What about the apps themselves? Well, for starters, there are over 500 of them, and 25% of those are free. So far, games are leading the pack, with Sega's much-hyped Super Monkey Ball as the most downloaded app. Other hot games in the Top 10 are Enigmo, Cro-Mag Rally and Bejeweled 2. Apart from games, the most popular download thus far is OmniFocus, the powerful productivity app from Omni Group, coming in at #4.

Wednesday, July 9, 2008

Forum Nokia Virtual Developer Lab (VDL) announced

DeviceAnywhere today unveiled the new Forum Nokia Virtual Developer Lab (VDL) - a remote testing service designed to dramatically reduce the time and resources required to develop, test, monitor, and deploy applications and content for Nokia handsets.

The on-line service supports the most popular Nokia devices running on the Series 40 and S60 platforms and is available globally to all members of the Forum Nokia developer community.

Forum Nokia VDL is powered by DeviceAnywhere, a revolutionary online service that provides access to real mobile handsets that are each connected to live netwo... .. .

Read more:
Forum Nokia Virtual Developer Lab - full story

Nokia: Only 3% of people recycle their mobile phones

Nokia: Only 3% of people recycle their mobile phones

Nokia surveyed 6,500 people in 13 countries — including Finland, Germany, Italy, Russia, Sweden, UK, United Arab Emirates, USA, Nigeria, India, China, Indonesia and Brazil — to find out people's attitudes and behaviors towards recycling.

The findings highlight that despite the fact that people on average have each owned around five phones, very few of these are being recycled once they are no longer used.

Here are the highlights:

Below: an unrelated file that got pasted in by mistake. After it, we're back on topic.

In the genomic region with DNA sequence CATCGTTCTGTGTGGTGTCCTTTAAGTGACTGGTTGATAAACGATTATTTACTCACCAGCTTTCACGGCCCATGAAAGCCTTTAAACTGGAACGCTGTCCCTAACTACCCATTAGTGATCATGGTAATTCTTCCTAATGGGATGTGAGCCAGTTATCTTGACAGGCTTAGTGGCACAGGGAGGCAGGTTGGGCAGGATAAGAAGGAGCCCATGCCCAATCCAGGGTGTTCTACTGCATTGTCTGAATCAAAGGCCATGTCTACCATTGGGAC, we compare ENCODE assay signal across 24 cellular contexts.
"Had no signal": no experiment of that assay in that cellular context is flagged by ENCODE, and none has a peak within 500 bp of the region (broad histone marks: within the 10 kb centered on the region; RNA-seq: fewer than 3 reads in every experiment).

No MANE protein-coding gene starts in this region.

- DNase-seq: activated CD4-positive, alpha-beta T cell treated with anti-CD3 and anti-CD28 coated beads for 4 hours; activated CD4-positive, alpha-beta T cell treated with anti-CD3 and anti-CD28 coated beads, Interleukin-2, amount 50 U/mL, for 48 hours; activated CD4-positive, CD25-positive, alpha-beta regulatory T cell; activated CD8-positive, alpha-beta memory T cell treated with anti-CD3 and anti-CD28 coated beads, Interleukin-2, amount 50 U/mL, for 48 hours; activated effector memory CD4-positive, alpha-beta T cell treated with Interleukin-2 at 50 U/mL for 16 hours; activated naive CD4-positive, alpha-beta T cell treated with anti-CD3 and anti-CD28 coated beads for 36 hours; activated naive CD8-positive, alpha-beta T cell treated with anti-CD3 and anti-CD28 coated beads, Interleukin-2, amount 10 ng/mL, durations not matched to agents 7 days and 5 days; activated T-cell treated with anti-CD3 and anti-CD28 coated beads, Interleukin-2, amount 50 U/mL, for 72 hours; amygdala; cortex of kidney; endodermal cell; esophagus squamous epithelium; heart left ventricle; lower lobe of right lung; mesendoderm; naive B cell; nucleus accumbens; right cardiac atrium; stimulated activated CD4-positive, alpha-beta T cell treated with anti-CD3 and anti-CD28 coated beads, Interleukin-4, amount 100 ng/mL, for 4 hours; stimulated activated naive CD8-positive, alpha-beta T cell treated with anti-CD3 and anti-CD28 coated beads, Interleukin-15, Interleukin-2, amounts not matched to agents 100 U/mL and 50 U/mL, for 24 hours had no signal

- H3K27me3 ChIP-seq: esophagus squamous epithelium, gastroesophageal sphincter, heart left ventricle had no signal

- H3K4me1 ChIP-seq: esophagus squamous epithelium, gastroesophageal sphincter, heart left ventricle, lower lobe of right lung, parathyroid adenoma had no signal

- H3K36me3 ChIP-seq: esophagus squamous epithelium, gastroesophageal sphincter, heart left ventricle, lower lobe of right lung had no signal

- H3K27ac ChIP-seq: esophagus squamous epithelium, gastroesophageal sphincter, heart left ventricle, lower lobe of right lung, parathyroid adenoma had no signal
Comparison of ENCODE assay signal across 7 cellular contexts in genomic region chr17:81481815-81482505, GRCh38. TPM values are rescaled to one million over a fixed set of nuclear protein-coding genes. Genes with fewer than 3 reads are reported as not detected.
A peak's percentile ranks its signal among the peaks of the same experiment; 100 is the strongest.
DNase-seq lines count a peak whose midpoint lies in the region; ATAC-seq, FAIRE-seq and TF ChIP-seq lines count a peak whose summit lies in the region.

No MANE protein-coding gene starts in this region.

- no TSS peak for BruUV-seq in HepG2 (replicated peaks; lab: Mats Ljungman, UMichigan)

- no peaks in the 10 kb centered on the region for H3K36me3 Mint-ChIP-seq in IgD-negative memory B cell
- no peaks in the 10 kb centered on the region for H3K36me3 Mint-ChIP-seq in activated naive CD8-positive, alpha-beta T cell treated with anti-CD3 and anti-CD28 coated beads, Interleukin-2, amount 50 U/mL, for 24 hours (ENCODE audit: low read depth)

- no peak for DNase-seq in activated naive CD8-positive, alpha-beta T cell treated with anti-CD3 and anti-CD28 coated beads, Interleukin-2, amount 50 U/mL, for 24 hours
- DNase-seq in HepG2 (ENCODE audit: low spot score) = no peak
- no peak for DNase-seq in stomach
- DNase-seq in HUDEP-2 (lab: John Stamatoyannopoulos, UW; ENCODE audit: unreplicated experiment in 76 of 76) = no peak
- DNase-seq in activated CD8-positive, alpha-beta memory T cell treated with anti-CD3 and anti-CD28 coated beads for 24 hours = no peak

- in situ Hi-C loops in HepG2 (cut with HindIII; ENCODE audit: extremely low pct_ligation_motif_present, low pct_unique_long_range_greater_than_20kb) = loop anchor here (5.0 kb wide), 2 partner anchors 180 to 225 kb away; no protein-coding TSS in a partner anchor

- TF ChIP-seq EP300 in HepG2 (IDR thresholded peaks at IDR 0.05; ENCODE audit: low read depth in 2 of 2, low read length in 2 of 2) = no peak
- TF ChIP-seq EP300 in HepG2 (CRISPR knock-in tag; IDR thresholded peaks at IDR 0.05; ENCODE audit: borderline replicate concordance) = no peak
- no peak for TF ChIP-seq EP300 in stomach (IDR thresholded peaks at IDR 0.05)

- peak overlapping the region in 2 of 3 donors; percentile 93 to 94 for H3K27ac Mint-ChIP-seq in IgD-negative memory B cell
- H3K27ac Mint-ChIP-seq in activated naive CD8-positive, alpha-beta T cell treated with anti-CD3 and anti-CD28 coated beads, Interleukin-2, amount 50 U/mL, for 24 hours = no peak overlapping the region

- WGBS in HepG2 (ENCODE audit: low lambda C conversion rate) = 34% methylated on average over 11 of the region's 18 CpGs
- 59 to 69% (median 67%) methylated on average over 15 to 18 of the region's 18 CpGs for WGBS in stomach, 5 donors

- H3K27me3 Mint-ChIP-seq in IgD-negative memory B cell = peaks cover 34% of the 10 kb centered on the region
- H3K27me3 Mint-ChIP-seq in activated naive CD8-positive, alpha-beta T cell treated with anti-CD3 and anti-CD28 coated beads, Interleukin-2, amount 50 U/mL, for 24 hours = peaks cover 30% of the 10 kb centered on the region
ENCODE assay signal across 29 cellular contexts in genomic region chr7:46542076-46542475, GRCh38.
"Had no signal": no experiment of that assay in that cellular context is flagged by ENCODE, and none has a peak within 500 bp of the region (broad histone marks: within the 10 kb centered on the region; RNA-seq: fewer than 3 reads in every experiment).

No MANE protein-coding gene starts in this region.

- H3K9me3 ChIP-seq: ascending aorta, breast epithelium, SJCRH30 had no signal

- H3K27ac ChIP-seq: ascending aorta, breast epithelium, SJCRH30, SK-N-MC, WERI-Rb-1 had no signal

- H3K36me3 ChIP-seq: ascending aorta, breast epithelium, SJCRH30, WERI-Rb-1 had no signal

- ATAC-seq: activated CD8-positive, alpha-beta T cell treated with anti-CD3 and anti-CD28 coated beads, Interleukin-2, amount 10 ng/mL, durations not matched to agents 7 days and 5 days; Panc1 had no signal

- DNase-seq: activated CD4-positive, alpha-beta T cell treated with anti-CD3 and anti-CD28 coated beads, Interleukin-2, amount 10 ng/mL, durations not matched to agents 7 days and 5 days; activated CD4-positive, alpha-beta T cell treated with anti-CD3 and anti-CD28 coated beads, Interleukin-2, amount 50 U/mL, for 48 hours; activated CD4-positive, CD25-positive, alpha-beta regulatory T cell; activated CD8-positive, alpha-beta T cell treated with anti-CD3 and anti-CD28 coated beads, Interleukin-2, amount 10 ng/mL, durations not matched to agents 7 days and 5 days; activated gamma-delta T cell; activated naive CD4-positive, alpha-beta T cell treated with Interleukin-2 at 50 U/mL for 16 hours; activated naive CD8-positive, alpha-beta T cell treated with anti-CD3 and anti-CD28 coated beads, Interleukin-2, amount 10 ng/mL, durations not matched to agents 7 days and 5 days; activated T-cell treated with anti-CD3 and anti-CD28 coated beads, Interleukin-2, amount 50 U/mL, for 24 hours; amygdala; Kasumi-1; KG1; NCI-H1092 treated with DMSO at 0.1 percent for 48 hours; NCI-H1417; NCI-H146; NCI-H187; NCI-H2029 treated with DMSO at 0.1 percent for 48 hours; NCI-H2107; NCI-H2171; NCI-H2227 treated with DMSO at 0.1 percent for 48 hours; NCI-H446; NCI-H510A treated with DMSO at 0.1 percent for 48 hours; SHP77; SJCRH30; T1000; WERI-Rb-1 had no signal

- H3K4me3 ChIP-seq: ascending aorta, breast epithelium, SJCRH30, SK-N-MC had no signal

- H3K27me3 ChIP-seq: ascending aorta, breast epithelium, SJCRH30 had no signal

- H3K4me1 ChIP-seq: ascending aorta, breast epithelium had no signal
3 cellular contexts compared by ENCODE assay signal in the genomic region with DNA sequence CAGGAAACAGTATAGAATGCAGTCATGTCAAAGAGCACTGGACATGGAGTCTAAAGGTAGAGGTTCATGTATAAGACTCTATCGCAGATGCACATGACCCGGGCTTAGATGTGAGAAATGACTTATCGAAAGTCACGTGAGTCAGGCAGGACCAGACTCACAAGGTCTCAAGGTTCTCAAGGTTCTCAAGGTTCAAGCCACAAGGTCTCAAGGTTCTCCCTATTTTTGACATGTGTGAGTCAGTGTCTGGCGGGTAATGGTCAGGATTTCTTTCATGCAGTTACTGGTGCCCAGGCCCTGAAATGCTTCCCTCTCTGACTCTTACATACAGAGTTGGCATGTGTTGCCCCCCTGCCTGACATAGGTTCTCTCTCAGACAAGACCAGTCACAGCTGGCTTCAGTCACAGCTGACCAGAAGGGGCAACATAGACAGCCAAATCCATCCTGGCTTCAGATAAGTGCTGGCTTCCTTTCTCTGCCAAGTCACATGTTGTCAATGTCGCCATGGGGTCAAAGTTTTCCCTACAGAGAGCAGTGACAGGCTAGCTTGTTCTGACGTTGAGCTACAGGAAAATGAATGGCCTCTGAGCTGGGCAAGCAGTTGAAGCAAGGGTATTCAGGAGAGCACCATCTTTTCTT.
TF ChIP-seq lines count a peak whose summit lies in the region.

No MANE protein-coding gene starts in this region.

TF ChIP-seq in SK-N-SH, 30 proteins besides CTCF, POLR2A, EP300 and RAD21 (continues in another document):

• Only 3% said they had recycled their old phone!
  • However, only 4% of old devices are being thrown into landfill. 44% are being kept at homes never used, while others are either passed to friends or family (25%) or sold (16%).
  • 74% of people surveyed said they don't think about recycling their phones, while about the same number of consumers (72%) think recycling makes a difference to the environment.
  • Half of those surveyed didn't know phones could be recycled, with awareness lowest in India at 17% and Indonesia at 29%, and highest in the UK at 80% and 66% in Finland and Sweden.
  • Two thirds said they did not know how to recycle their old phone and 71% were unaware of where to do this.

Responding to the survey findings Nokia is developing a series of campaigns and activities to give people more information on recycling. More information about Nokia's program is available from here.

Android, LiMo demos working on Nokia smartphones...

It's interesting how marketing works these days. We don't have devices yet, but we have a chance to see new mobile OSes in action working on other devices. Mentioned Android and LiMo demos are only Java ME based apps, but this forced me to ask the question: will we have a chance in the future to buy a smartphone with the mobile operating system of our choice - just like in PC world? In case of Nokia Internet Tablets it's possible to run Android (not officially, of course) - I wrote about it here. It looks that the platform is even more flexible - Nokia is actively sponsoring an Ubuntu ARM port


I'm wondering how many people would be interested in experimenting with other mobile operating systems (let's assume that we'll have a possibility to easy (re)install mobile OSes on the same device)... What's your opinion on this topic?

Bonus links:
Android API demo
Android UI demo
LiMo R1 UI demo

Google Lively: a 3D social networking/chat tool that nobody asked for !!!